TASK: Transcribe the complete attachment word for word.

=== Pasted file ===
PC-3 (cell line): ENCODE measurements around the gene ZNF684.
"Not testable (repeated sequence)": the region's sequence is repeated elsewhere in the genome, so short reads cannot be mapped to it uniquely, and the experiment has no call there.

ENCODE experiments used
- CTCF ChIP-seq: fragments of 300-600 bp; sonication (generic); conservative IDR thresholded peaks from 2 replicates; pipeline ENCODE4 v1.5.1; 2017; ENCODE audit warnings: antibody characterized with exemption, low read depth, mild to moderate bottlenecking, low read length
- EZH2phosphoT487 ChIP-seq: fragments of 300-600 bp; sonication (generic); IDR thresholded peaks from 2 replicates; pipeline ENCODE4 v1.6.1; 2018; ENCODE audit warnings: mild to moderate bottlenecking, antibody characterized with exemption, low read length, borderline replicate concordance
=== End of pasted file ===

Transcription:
PC-3 (cell line): ENCODE measurements around the gene ZNF684.
"Not testable (repeated sequence)": the region's sequence is repeated elsewhere in the genome, so short reads cannot be mapped to it uniquely, and the experiment has no call there.

ENCODE experiments used
- CTCF ChIP-seq: fragments of 300-600 bp; sonication (generic); conservative IDR thresholded peaks from 2 replicates; pipeline ENCODE4 v1.5.1; 2017; ENCODE audit warnings: antibody characterized with exemption, low read depth, mild to moderate bottlenecking, low read length
- EZH2phosphoT487 ChIP-seq: fragments of 300-600 bp; sonication (generic); IDR thresholded peaks from 2 replicates; pipeline ENCODE4 v1.6.1; 2018; ENCODE audit warnings: mild to moderate bottlenecking, antibody characterized with exemption, low read length, borderline replicate concordance